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HER2 Oncogenic Function Escapes EGFR Tyrosine Kinase Inhibitors via Activation of Alternative HER Receptors in Breast Cancer Cells

  • Anthony Kong,

    Affiliations Cell Biophysics Laboratory, Lincoln's Inn Fields laboratories, London Research Institute, Cancer Research UK, London, United Kingdom, Protein Phosphorylation Laboratory, Lincoln's Inn Fields laboratories, London Research Institute, Cancer Research UK, London, United Kingdom

  • Véronique Calleja,

    Affiliation Cell Biophysics Laboratory, Lincoln's Inn Fields laboratories, London Research Institute, Cancer Research UK, London, United Kingdom

  • Pierre Leboucher,

    Affiliation Laboratoire de Physiologie de la Perception et de l'Action, College de France, Paris, France

  • Adrian Harris,

    Affiliation Weatherall Institute of Molecular Medicine (IMM), Cancer Research UK, University of Oxford, John Radcliffe Hospital, Oxford, United Kingdom

  • Peter J. Parker,

    Affiliations Protein Phosphorylation Laboratory, Lincoln's Inn Fields laboratories, London Research Institute, Cancer Research UK, London, United Kingdom, Division of Cancer Studies, King's College School of Medicine, Guy's Hospital, London, United Kingdom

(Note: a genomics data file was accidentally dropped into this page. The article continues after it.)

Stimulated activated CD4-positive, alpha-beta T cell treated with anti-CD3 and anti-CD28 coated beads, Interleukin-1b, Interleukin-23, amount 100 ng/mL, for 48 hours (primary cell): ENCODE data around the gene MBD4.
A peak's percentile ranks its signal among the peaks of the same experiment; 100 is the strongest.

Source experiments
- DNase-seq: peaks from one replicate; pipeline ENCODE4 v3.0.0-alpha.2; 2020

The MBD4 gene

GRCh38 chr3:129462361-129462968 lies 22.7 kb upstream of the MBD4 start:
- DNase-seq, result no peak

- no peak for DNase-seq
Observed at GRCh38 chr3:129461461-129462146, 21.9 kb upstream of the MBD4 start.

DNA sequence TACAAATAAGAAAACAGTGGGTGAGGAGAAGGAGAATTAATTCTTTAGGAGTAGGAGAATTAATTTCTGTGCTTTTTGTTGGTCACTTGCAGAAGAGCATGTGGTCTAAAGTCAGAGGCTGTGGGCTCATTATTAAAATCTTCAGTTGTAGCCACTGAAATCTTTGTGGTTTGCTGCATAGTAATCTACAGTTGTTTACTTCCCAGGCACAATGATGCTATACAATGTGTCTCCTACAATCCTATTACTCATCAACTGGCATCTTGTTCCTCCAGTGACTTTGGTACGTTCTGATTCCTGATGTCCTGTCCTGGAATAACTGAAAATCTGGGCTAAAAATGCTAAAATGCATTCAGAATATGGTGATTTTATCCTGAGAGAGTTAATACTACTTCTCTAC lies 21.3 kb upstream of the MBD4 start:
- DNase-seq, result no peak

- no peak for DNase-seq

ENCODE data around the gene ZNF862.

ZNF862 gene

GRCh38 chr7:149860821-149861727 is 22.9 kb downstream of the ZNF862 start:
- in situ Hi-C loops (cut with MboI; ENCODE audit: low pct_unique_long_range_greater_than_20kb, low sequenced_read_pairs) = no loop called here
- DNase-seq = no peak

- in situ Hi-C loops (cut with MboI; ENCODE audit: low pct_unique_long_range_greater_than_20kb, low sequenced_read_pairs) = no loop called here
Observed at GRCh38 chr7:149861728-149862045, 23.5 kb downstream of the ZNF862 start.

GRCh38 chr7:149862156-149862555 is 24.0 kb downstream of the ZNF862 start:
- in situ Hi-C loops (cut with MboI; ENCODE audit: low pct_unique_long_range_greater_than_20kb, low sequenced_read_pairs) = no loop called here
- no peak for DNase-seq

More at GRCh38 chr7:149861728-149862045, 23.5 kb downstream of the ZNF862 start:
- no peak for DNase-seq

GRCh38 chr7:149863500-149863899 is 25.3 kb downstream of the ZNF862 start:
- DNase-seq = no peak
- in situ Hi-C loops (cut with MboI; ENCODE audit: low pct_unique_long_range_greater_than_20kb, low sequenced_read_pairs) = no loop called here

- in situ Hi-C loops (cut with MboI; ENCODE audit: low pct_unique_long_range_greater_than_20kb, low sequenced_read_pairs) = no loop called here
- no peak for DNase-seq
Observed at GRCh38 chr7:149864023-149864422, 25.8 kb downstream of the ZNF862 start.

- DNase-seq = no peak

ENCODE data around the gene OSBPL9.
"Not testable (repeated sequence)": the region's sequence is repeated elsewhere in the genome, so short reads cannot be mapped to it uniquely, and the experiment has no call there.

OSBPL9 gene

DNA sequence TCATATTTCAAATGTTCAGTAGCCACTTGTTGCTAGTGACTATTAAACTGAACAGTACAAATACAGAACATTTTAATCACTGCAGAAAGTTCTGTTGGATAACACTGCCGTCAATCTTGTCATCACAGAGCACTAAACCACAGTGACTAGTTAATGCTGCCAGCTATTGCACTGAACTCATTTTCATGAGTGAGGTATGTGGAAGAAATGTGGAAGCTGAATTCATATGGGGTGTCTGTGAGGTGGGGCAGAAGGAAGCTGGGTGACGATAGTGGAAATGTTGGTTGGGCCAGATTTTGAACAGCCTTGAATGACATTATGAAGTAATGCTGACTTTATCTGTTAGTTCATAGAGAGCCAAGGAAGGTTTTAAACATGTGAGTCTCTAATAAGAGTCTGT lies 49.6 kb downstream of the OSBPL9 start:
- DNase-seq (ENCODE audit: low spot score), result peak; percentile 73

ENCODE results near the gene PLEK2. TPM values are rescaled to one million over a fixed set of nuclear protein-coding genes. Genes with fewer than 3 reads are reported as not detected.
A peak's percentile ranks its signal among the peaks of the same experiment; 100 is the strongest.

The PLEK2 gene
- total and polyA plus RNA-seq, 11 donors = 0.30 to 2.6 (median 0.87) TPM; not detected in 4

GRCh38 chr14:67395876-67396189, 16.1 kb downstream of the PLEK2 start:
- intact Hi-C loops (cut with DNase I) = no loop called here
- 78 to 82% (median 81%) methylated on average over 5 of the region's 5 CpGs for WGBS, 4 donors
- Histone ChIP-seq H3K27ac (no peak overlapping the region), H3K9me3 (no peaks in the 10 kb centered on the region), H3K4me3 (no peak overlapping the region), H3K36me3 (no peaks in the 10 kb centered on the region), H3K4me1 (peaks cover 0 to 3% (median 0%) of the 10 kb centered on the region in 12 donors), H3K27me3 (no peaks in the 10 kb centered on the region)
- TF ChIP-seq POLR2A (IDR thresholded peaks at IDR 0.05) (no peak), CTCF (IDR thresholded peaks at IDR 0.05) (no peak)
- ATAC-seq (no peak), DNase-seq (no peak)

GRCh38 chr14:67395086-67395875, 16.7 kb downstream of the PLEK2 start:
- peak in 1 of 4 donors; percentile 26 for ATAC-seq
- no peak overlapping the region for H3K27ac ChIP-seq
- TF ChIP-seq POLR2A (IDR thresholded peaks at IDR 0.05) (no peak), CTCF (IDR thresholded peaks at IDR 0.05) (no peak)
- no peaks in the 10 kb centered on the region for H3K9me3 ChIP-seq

• Banafshé Larijani

    banafshe.larijani@cancer.org.uk

    Affiliation Cell Biophysics Laboratory, Lincoln's Inn Fields laboratories, London Research Institute, Cancer Research UK, London, United Kingdom

HER2 Oncogenic Function Escapes EGFR Tyrosine Kinase Inhibitors via Activation of Alternative HER Receptors in Breast Cancer Cells

  • Anthony Kong, 
  • Véronique Calleja, 
  • Pierre Leboucher, 
  • Adrian Harris, 
  • Peter J. Parker, 
  • Banafshé Larijani
PLOS
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Abstract

Background

The response rate to EGFR tyrosine kinase inhibitors (TKIs) may be poor and unpredictable in cancer patients with EGFR expression itself being an inadequate response indicator. There is limited understanding of the mechanisms underlying this resistance. Furthermore, although TKIs suppress the growth of HER2-overexpressing breast tumor cells, they do not fully inhibit HER2 oncogenic function at physiological doses.